The Ash frontman reveals why he’s harder than you think he is.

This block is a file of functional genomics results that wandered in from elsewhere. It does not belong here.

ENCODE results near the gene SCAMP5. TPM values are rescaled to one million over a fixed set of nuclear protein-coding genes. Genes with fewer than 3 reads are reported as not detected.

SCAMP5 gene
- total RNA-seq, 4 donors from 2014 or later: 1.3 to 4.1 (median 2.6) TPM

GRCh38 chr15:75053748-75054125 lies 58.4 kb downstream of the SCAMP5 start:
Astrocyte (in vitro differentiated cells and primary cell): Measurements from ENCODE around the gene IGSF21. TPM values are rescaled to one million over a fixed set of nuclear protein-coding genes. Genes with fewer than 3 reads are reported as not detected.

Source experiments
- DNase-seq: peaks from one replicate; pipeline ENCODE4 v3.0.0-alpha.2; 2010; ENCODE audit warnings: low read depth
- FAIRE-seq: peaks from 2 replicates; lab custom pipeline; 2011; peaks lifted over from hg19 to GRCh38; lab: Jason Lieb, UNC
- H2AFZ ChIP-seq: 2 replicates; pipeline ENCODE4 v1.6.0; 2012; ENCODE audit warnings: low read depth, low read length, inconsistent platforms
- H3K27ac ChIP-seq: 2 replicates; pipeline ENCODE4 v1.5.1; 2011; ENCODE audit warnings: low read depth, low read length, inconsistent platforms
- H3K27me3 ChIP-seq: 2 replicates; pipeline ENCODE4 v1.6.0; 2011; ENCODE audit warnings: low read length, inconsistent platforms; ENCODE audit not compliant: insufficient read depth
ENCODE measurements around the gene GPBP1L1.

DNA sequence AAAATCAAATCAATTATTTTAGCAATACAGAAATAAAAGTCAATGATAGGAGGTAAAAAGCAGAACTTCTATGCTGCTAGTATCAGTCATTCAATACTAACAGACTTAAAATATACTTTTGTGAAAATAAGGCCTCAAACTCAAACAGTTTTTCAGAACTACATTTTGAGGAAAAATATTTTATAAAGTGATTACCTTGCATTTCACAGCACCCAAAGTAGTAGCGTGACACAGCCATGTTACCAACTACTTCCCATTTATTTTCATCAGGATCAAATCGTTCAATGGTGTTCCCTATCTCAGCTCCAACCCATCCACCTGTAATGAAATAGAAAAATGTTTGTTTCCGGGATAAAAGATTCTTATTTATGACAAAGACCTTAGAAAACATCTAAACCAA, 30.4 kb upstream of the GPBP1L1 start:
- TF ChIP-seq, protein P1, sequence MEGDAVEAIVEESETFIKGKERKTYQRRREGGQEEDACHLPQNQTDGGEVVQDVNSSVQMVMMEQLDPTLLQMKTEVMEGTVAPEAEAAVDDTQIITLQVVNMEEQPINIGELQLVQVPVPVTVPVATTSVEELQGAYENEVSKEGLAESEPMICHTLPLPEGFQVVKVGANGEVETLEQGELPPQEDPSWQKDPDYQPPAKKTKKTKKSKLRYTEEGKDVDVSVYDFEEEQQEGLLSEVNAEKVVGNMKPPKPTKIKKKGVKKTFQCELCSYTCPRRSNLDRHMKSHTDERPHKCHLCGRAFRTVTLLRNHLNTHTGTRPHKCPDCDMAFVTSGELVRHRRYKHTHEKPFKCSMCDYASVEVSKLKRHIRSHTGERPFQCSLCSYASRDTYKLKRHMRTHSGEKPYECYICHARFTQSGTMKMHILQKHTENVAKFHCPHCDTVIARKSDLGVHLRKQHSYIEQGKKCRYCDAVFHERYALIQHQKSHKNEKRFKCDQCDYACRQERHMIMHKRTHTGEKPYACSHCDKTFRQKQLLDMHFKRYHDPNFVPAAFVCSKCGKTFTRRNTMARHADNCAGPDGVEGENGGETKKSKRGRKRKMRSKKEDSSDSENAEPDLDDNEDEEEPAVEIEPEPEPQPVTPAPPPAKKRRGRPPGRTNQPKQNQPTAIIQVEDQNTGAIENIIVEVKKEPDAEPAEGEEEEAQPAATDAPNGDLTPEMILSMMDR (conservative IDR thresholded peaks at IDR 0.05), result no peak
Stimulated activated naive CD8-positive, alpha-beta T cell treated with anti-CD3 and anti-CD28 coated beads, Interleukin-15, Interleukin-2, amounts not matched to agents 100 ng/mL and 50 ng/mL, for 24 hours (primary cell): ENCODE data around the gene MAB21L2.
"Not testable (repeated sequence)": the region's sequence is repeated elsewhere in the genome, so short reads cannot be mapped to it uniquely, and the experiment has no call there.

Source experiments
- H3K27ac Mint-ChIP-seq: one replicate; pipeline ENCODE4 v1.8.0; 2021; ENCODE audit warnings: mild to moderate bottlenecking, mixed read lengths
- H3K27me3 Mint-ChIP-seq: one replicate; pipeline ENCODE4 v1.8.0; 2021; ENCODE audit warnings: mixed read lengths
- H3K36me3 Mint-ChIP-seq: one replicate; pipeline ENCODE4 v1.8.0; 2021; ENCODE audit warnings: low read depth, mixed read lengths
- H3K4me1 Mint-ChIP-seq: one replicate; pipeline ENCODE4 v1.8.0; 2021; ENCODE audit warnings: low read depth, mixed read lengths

Hello, Tim. Where are you right now? I’m on Lambay Island, a private island just off the coast of Dublin, standing on a hilltop, surrounded by a bunch of wild wallabies. We’re filming a video. I came here last year when I was travelling to a lot of islands while I was writing the new album. It’s good to come back. That’s why the album is called Islands, then. What other ones did you visit? I went to Naoshima and Teshima in Japan, islands where the population is really dwindling and some art foundations have moved in and built these incredible art galleries and it’s bringing people back. I’d heard great things so I really wanted to go there. I also went to Deià, a village in Majorca, Santorini in Greece and here, then to our studio in Manhattan. That’s quite a globe-trotting writing set-up. Did the video budget not stretch to shooting the video in Japan? That’s gonna be the next single! What prompted your exploration of islands? I had a bad break-up and I think I wanted the isolation that comes from travelling overseas to an island. It’s especially great when you go somewhere you can’t even spend any money, it’s really good for clearing your head. I wanted the escape. Where had the worst 4G coverage? Well, the Irish one, if you’re on the far side of the island, you’ve got nothing. I had to climb a big hill just to take this call. If you could buy your own private island anywhere in the world, where would it be? It would be somewhere where you’d get more guaranteed good weather than Ireland. Somewhere like Majorca would be perfect. I’ll take Majorca! Some of Ash’s most enduring songs were written while you were still in school. Are there any lyrics you wish you could’ve stopped your 17- year-old self from writing? Our song Angel Interceptor has a lyric that goes “I miss you”, but it sounds remarkably like “I’m a shoe”. That’s the one that I kind of wish I’d thought about a little bit harder. But we filtered out the really embarrassing stuff. I do remember our producer Owen Morris sending me back to rewrite lyrics at certain points, so there was a cool person there to veto stuff. You do lots of Muay Thai training. How hard are you on a scale of one to 10? I think cos I don’t look hard, I get a bonus point, so probably like a seven. I got into it about five years ago. I’ve travelled to Thailand to train in Bangkok twice since then. I’ve never had a competitive fight but when I’m in New York I train about four or five times a week. It’s addictive. Seven is officially hard. How long did it take you to get used to being punched in the face? It probably took about a year to be able to accept that your sparring partner isn’t actually trying to knock you out. There’s a really big endorphin rush after a session. It’s so satisfying if you ever sweep someone and throw them on the ground. What will you be doing 20 minutes from now? Hiking down a hill and waiting for our drummer to get the next ferry over cos his plane landed late and he missed the earlier boat and it’s dependent on tides when you can get here. He’s been sitting at the airport for about eight hours now. Is it usually him who’s late? It’s normally me. There’s a couple of gigs I’ve almost missed. You should enjoy this then, make sure you rub it in his face. Definitely! Thanks for your time, Tim. Good chatting, cheers, all the best!